Fox and Phoenix is the tale of Kai, who receives a quest from the dying King’s lead guard, the King of the Ghost Dragons, to go find the princess, who is studying in a faraway land, and bring her back to Lóng City.
Lóng City is a magical kingdom where Kai is known as Prince of the Streets. Of course, he isn’t really a prince, or even treated as one. The only thing prince-like about Kai is that he’s friends with Princess Lian, who is studying at a university in Phoenix City, a neighboring kingdom.
In Lóng City, rumors are spreading that the king is on his death bed, with only months, if that, to live. Which means, of course, that Princess Lian should be coming home, right? The only problem is that the princess hasn’t been responding to any of the messages sent to her.
Right after Kai’s mother mysteriously disappears, the King of the Ghost Dragons (the Ghost Dragons guard the city) appears to him and gives him a quest: Travel to Phoenix City and bring the princess home.
And so Kai, along with his spirit animal, Chen, sets off to do just that.
Although Fox and Phoenix is obviously directed towards a slightly younger age, when I received it and read the back, I was instantly excited to open it up. Fantasy can be a great thing, allowing readers to escape into another world where magic is possible—but only if it’s written well. Sadly, I didn’t even get my entire foot onto the streets of Lóng City. While the entire world seemed amazing, with magic flux running throughout , I never really thought to myself, “Golly, wouldn’t it be amazing to live there?” (And yes, I do say “golly” in real life.)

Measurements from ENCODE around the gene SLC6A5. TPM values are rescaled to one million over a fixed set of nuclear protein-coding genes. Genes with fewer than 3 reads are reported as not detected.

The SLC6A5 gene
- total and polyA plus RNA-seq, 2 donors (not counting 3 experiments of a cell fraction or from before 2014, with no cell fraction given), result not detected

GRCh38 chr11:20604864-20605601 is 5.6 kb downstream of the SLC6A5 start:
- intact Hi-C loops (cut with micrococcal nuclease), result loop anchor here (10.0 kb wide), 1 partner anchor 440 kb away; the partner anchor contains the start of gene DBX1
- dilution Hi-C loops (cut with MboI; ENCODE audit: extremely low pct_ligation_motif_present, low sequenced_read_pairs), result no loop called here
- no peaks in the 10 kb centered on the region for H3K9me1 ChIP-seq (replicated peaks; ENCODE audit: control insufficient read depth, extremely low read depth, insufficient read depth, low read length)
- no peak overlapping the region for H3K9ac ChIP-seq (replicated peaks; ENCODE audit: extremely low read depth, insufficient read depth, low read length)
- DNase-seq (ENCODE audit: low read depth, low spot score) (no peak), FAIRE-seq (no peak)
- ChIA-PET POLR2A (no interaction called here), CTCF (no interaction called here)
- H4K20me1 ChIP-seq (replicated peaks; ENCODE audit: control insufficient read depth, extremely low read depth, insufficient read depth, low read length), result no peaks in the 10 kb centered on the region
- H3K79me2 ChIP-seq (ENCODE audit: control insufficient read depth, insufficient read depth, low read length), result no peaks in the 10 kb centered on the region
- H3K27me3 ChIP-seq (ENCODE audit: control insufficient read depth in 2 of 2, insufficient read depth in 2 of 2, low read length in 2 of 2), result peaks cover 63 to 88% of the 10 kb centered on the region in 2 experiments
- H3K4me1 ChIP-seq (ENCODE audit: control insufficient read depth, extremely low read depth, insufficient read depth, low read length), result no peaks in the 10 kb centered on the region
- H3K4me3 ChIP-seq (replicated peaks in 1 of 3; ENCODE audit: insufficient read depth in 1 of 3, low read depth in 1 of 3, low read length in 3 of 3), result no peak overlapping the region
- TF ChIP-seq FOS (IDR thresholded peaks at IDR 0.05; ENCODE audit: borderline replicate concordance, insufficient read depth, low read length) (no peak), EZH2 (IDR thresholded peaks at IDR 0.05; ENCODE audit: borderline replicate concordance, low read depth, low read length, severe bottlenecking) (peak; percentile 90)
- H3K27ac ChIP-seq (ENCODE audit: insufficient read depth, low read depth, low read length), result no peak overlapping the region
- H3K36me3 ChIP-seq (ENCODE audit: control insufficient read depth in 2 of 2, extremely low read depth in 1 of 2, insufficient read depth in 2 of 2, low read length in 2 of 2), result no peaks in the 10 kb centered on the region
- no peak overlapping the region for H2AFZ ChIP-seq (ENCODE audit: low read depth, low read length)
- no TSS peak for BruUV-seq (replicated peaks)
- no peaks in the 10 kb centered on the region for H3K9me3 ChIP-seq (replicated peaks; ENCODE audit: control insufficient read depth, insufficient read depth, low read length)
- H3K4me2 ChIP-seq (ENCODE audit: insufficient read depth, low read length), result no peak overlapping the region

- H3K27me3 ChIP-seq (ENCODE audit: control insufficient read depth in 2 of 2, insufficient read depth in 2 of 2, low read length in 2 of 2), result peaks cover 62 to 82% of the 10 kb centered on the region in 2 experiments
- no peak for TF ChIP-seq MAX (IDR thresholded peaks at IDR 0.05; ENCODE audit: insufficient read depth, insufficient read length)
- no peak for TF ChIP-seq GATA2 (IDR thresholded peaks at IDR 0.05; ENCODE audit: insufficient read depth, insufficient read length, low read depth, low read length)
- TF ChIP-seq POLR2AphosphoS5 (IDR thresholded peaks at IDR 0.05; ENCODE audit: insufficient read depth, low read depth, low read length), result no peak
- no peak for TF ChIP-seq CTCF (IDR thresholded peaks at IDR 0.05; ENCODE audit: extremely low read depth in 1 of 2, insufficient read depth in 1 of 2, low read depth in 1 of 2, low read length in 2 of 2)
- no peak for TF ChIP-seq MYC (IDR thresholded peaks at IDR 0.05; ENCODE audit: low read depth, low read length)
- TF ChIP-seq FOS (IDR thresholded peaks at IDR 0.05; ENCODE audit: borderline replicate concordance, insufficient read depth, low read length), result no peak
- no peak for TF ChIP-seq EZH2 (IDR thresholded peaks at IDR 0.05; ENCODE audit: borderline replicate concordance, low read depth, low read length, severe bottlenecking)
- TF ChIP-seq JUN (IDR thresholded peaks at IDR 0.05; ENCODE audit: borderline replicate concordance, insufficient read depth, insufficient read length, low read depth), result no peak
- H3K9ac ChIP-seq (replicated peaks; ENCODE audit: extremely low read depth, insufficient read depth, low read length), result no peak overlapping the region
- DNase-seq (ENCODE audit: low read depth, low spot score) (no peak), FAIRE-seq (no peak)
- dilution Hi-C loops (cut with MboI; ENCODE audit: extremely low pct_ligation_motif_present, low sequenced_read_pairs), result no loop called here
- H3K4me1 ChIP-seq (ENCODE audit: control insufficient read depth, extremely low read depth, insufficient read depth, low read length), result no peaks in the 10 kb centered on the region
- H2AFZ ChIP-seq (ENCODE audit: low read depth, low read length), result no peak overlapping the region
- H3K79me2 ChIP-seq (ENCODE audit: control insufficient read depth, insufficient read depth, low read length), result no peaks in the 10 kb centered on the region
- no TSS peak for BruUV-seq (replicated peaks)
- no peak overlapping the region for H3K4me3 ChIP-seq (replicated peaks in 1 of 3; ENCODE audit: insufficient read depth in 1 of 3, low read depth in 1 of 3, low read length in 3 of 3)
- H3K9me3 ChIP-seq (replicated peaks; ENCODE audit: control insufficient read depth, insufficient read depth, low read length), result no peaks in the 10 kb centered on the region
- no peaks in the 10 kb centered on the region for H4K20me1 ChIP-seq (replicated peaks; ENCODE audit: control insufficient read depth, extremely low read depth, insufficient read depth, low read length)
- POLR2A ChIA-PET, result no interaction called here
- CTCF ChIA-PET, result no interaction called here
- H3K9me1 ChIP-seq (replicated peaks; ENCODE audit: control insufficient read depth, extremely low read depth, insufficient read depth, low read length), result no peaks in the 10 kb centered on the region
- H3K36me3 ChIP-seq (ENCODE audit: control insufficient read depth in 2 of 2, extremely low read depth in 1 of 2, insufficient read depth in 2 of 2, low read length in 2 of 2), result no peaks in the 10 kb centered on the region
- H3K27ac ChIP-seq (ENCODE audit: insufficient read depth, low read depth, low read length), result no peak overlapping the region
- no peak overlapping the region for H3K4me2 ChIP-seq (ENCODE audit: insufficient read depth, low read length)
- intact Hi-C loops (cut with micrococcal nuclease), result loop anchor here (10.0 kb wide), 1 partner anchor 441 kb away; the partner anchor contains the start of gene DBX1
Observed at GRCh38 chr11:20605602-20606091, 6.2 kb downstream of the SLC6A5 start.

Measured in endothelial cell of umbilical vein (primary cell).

Everything we learn about the world of Fox and Phoenix is either a massive info dump or leaves readers craving more details. The details are never perfectly sprinkled in, which is disappointing because it is the details that make a world come to life. About half of the book is just dialogue, making the readers guess at what the characters are doing and where they’re doing it, and the other half describes every wrinkle on Kai’s forehead in far too much detail.
Fox and Phoenix definitely left me craving more, but not in a good way. More like in a Please-Explain-What’s-Going-On way. Honestly, the story is a good one, but the telling of it left me disappointed. I give it two out of five stars, on strength of the plot alone.
Frankie, or “thefrankie,” has been called weird but thinks original is a much better word. She’s fifteen, and (obviously) a writer. She’s been telling stories since she was three, writing since she first learned to, and wanting to be an author since Kindergarten. Her other hobbies are running, playing handbells, singing loudly off-key, taking pictures of exploded fruits (exploded watermelons are actually very cool), playing with play-doh, and hanging out on figment!